"Regretfully, as we have already observed, there is no reference made by the Petitioner of the earlier SLPs filed by the Petitioner, which as we have noted either stood dismissed or were withdrawn by the Petitioner. We, therefore, have no hesitation to say the petitioner has not approached this Court with clean hands. To the contrary there has been a consistent effort to abuse the process of law as well as the process of Court...Under the facts and circumstances of the case, the Bombay High Court was absolutely justified in imposing the cost of Rs. 5 lakh, on the Petitioner. It is not only the proceedings before the Civil Court initiated by the Petitioner in the year 2022 which was on abuse of the law, but the entire conduct of the petitioner is a clear reflection of the fact that the petitioner has been doing so repeatedly, after being a signatory to the settlement as back as 01.10.2013",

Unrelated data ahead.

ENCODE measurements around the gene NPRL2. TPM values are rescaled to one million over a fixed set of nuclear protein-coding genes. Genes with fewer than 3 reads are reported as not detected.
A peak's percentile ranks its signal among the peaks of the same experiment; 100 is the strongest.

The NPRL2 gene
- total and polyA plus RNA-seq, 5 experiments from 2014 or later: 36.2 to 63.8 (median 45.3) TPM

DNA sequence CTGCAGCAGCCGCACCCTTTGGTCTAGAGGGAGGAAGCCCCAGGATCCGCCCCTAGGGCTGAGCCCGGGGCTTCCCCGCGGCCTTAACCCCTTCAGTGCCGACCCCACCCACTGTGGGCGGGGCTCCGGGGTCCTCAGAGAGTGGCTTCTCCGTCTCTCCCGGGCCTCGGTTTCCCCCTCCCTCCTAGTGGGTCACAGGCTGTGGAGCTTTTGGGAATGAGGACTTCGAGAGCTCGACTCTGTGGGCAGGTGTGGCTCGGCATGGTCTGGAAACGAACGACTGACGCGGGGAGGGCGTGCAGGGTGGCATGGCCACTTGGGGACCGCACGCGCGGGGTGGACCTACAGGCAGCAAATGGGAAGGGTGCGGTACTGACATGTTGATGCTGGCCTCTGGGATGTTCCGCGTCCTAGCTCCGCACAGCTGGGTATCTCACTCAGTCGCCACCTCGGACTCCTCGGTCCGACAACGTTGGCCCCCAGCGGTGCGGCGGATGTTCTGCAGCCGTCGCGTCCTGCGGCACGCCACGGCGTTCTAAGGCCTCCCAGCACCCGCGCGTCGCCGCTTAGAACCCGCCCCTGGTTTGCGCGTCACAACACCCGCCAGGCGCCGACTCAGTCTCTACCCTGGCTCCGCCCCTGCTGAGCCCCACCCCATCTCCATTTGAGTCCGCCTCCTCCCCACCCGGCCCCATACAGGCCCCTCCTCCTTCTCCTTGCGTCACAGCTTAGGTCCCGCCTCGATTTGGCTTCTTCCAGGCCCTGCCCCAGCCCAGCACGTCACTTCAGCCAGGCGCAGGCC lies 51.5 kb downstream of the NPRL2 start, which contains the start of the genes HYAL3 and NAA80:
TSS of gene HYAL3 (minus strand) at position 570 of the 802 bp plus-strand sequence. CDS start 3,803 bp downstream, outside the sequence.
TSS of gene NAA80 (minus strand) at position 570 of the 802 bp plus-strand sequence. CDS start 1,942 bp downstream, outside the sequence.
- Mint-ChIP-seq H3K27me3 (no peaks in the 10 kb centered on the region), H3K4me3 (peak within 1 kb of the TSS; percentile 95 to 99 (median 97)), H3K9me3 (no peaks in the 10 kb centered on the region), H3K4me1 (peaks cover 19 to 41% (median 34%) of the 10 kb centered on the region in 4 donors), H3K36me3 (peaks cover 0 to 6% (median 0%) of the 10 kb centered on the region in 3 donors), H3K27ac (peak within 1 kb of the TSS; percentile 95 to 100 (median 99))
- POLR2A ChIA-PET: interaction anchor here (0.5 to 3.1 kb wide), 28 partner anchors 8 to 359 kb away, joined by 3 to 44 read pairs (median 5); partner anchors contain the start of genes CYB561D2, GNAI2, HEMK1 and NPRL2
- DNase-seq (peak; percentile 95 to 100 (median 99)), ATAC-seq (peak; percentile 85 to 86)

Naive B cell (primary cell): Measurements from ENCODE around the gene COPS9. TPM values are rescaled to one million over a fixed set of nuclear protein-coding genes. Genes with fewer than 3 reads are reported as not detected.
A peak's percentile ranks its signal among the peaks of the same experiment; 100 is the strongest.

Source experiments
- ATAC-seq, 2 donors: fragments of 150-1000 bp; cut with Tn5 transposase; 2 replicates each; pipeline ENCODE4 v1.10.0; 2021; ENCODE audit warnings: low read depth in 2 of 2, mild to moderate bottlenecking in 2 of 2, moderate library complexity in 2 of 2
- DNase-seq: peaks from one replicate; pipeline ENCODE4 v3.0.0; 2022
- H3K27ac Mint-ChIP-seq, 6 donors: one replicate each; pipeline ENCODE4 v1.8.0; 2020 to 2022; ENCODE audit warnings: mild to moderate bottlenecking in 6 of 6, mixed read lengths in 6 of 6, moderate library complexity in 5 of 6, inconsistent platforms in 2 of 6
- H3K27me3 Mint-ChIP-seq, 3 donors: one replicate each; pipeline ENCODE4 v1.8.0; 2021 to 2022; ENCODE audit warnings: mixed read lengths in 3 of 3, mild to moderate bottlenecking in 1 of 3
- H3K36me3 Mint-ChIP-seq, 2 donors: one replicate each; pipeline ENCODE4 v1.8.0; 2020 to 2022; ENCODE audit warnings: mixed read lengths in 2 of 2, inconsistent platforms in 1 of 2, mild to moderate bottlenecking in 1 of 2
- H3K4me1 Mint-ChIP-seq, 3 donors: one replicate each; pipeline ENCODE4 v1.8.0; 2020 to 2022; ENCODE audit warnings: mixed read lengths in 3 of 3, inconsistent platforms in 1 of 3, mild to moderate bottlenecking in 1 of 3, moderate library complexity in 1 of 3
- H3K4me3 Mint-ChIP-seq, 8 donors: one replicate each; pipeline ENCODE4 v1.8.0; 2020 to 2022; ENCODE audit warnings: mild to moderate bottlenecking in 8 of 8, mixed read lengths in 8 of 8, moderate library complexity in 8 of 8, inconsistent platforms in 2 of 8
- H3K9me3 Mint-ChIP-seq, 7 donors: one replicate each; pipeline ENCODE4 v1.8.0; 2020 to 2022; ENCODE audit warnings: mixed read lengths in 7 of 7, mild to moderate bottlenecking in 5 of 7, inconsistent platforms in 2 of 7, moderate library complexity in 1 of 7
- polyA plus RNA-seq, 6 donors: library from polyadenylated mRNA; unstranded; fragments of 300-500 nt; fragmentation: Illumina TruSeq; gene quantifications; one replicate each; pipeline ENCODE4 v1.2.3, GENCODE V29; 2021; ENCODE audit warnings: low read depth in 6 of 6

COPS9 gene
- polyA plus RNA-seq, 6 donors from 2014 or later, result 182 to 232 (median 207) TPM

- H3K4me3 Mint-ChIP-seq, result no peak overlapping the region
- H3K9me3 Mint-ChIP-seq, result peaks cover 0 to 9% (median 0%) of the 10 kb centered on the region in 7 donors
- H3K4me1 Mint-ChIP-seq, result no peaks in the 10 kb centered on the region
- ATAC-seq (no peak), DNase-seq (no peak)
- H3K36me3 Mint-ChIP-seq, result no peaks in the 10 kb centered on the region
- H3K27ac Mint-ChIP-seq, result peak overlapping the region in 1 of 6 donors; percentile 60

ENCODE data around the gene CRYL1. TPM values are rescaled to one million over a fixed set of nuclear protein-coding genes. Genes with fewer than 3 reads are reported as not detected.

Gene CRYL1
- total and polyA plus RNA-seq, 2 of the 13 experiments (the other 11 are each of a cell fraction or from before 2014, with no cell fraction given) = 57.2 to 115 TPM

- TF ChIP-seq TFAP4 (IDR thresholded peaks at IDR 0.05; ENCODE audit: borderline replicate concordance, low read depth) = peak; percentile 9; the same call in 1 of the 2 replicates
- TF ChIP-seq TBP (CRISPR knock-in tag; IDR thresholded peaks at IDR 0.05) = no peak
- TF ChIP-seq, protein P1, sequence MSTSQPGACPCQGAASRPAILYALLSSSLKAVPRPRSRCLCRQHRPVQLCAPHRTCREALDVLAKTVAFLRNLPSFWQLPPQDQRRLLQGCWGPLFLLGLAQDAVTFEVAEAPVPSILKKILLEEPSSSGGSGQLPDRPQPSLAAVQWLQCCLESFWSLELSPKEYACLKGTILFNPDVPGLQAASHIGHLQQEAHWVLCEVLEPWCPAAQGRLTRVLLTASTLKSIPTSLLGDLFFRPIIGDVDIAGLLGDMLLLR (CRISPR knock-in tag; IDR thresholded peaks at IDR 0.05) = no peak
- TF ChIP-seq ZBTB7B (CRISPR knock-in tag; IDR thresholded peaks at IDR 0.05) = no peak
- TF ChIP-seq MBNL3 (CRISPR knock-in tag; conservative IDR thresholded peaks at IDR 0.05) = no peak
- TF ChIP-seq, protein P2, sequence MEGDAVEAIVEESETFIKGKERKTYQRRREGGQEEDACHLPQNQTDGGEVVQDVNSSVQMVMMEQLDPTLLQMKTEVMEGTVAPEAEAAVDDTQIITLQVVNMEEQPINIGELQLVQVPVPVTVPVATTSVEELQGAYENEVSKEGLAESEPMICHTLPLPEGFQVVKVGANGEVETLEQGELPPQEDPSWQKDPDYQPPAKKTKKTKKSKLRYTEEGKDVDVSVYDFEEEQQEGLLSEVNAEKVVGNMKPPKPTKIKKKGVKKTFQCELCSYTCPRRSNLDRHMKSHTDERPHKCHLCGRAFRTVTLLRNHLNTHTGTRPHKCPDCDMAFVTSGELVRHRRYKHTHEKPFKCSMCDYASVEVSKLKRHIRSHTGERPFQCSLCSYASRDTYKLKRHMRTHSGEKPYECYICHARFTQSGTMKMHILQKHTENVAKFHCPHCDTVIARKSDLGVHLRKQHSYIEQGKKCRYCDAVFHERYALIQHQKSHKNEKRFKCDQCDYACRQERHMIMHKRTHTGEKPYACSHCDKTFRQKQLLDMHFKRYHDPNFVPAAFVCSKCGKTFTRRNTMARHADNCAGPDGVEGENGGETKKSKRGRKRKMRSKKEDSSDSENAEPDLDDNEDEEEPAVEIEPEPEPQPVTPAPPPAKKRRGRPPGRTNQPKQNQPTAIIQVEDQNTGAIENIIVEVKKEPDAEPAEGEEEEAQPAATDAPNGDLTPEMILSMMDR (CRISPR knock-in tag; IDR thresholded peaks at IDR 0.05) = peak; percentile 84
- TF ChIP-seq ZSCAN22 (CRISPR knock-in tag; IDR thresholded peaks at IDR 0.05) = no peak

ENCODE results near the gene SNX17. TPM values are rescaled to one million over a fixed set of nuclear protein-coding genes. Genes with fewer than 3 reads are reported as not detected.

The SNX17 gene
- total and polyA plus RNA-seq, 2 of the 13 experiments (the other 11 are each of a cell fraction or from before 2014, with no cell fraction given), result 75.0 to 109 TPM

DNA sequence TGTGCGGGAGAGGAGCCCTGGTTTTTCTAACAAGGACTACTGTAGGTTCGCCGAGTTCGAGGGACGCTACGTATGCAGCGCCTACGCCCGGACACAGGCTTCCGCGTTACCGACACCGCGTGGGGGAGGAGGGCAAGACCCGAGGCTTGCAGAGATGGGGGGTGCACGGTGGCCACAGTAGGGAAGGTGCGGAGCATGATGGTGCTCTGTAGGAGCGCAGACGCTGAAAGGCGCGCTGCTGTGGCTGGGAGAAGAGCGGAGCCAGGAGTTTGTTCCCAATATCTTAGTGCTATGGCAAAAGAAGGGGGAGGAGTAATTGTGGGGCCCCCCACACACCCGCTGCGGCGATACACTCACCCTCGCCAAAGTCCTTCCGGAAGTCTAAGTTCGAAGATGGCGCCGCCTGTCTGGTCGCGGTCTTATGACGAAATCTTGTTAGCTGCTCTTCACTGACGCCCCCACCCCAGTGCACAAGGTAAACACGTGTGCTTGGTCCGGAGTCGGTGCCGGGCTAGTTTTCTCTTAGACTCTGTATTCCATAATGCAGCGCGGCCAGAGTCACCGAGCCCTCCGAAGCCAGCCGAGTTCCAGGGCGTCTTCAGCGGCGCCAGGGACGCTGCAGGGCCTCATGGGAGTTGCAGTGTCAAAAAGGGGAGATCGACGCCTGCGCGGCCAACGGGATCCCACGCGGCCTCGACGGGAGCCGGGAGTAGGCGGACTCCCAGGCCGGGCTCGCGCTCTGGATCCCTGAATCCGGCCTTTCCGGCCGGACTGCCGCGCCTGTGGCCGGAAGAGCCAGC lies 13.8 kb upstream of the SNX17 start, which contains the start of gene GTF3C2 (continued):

commented the bench.
The bench quoted what the Supreme Court in Dalip Singh v. State of Uttar Pradesh has to say for methods adopted at the hands of litigants under similar circumstances- "For many centuries, Indian society cherished two basic values of life i.e., `Satya' (truth) and `Ahimsa' (non-violence)...Truth constituted an integral part of justice delivery system which was in vogue in pre- independence era and the people used to feel proud to tell truth in the courts irrespective of the consequences...In the last 40 years, a new creed of litigants has cropped up. Those who belong to this creed do not have any respect for truth. They shamelessly resort to falsehood and unethical means for achieving their goals. In order to meet the challenge posed by this new creed of litigants, the courts have, from time to time, evolved new rules and it is now well established that a litigant, who attempts to pollute the stream of justice or who touches the pure fountain of justice with tainted hands, is not entitled to any relief, interim or final"